LandlordZONE

22

Dec, 2014

Monday

Page 1 of 2 12 LastLast
Results 1 to 10 of 15
  1. #1
    Join Date
    Sep 2006
    Location
    Surrey
    Posts
    747

    Default Registering a judgment - CCJ

    Can someone tell me how you go about getting a judgment registered against someone? What are the criteria - that they haven't coughed up? That they are late coughing up? Is there a delay in how long you have to wait before you can apply for it to be registered?
    Information gratefully received, thanks.

  2. #2
    Join Date
    Jan 2005
    Location
    Doncaster
    Posts
    1,563

    Default

    You issue a county court summons using claim form N1 available online at www.courtservice.gov.uk

    The court sends it to the defendant who has up to 28 days to file a defence - if they do nothing you can ask for judgment in default. If they file a defence, then there is a trial (hearing) of the issues and a judge makes a decision.

    Fees are payable throughout for issue of the summons, and subsequent enforcement

  3. #3
    Join Date
    May 2006
    Location
    Bury, Manchester
    Posts
    152

    Default

    You need to complete court form N1 and also send a particulars of claim which states your claim. The defendant has 28 days from when the court serve the papers on them to either admit or defend the claim.

    If they admit the claim they will generally offer to pay by installments which you can either agree or disagree to. If they the defend the claim it will generally be allocated to a small claims track if your claim is for less than £5000 and a judge will then decide if you have a valid claim. If they ignore the papers and do nothing you can ask the court to enter judgement by default.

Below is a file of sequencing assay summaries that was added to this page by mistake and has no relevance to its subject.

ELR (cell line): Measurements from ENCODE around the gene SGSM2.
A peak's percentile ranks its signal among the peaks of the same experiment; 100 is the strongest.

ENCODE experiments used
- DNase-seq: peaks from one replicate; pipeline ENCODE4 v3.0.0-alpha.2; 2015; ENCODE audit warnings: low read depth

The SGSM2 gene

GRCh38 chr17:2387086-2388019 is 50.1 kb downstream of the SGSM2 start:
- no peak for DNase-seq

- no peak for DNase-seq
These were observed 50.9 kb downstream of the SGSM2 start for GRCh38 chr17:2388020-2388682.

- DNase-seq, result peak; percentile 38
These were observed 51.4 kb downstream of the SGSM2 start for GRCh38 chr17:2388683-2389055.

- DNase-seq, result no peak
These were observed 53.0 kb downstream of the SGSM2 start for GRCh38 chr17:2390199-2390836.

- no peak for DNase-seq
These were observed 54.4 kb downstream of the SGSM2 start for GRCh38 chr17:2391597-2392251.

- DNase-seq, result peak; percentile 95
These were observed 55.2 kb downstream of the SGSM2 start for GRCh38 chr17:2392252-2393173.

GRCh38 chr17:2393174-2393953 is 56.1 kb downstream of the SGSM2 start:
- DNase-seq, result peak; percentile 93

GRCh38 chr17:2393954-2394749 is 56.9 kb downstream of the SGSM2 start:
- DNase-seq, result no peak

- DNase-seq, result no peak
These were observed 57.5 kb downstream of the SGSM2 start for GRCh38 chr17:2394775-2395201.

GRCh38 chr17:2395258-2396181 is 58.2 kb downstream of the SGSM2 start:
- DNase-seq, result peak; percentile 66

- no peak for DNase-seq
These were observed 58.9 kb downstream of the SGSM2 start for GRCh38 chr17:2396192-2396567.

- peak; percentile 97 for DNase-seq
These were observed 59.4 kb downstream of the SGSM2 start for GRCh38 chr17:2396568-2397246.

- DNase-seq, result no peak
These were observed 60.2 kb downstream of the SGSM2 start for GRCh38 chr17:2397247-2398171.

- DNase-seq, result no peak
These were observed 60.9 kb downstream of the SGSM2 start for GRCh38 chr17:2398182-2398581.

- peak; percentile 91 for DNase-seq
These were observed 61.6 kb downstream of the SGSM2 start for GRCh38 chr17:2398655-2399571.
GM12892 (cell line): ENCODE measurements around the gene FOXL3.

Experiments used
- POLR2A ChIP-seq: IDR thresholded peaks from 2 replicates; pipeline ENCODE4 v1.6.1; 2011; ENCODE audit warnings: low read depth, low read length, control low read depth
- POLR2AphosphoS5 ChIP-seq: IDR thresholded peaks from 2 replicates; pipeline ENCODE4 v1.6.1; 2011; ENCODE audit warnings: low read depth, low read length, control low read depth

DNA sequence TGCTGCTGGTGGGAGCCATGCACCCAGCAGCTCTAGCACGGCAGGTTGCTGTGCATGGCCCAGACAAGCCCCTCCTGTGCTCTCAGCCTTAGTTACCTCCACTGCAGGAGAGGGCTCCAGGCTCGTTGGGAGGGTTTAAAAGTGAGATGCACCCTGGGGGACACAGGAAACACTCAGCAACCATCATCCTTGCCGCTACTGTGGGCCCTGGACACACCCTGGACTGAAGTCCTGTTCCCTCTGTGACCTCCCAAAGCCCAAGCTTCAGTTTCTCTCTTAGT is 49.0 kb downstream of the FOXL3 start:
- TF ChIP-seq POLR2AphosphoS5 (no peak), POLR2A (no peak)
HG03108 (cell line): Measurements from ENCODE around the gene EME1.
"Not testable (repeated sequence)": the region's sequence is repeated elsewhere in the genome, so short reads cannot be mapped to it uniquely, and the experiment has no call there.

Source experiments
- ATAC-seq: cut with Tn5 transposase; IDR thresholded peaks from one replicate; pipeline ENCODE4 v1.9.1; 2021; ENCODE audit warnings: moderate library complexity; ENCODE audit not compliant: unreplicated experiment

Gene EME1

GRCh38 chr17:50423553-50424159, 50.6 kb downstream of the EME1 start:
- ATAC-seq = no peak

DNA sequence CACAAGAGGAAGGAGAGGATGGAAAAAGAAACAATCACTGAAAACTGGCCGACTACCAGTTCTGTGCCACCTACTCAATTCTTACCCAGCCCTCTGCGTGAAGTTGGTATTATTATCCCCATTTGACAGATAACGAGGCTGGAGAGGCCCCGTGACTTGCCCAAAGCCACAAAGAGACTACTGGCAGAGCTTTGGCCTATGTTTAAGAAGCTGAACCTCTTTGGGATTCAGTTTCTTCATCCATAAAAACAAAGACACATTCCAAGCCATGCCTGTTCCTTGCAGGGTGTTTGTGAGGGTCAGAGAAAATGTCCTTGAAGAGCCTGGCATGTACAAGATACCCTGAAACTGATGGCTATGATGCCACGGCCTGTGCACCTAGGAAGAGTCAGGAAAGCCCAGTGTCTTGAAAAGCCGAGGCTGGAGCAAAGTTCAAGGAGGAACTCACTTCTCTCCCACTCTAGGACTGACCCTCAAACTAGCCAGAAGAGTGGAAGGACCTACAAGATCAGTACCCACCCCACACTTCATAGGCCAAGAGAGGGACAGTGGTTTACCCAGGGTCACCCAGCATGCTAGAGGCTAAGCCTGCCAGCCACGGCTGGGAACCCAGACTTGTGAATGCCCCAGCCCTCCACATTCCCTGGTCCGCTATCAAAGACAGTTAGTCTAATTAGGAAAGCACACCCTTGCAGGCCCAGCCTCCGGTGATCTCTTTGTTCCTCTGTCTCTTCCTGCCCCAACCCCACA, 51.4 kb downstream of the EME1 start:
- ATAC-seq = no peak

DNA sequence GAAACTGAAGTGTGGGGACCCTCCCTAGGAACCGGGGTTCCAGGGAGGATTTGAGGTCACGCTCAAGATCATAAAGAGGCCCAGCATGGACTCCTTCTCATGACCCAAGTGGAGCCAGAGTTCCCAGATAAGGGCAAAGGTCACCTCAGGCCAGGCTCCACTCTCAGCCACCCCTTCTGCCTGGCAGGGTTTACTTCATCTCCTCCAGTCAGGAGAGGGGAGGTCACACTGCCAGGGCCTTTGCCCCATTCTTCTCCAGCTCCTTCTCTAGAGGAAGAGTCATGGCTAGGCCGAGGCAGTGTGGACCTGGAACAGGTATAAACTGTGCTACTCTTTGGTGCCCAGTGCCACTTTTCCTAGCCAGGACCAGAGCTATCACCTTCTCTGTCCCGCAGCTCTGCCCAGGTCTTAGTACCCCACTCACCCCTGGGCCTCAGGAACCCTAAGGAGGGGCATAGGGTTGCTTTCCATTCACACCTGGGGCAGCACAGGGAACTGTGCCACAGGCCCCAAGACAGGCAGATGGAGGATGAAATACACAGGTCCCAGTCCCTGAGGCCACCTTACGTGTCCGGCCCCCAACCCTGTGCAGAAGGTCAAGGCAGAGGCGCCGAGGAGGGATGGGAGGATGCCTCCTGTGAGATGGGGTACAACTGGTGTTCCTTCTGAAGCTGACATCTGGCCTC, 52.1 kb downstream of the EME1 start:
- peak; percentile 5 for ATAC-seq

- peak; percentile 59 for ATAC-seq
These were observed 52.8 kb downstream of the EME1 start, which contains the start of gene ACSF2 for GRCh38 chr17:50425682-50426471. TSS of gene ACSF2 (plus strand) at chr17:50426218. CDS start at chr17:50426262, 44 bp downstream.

4. #4
    Join Date
    Sep 2006
    Location
    Surrey
    Posts
    747

    Default

    Maybe I haven't quite worded this right, I'm after information on the REGISTERED bit. The court case has happened, judgment has been given, defendant has been ordered to pay.
    1. Is there anything specific you need to do to register that a judgment was made against the defendant or does it just go on their record automatically, or

    2. do they have to do something ELSE naughty like not pay before the judgment can be registered, and

    3. if that's the case does the claimant have to do something to get it registered or does it happen automatically?

    Scenario one: defendant pays by installments and pays on time, albeit at a silly amount which won't be paid off for years. Does the fact that there is still an amount outstanding against him mean that he has a CCJ?
    Scenario two: defendant doesn't pay up on time so there is an arrears on the debt. Does the claimant have to do something specific to get the debt registered? Is there a time limit where defendant has some leeway to pay up before claimant can apply for judgment to be registered?
    Scenario three: defendant pays amount in full, does the fact that they had a judgment against them get registered?

  5. #5
    Join Date
    Feb 2005
    Location
    London
    Posts
    3,583

    Question Clarity is required

    Excuse me, please will you clarify what your case consisted of:
    1. Was it to seek possession of your property and the judge happened to put on record that the defendant was ordered to pay outstanding rent? OR
    2. Was it to seek payment of debts?

    I think this distinction is important for someone to provide an answer.

    If I am barking up the wrong tree please correct me.

  6. #6
    Join Date
    Jan 2005
    Location
    Doncaster
    Posts
    1,563

    Default

    The judgment is automatically registered against the person at the address on the original summons. If they move, it does not get re-registered at a new address but will be revealed by a credit bureau search for the next six years after which it "disappears" off the the credit bureau records. If the debtor pays the judgment within 28 days in full, they obtain a certificate of satisfaction from the court and the judgment is removed completely from both the court records and the credit bureau. If they pay after 28 days, even if its in full, it can still be marked satisfied, but will remain for six years on records and credit bureau searches.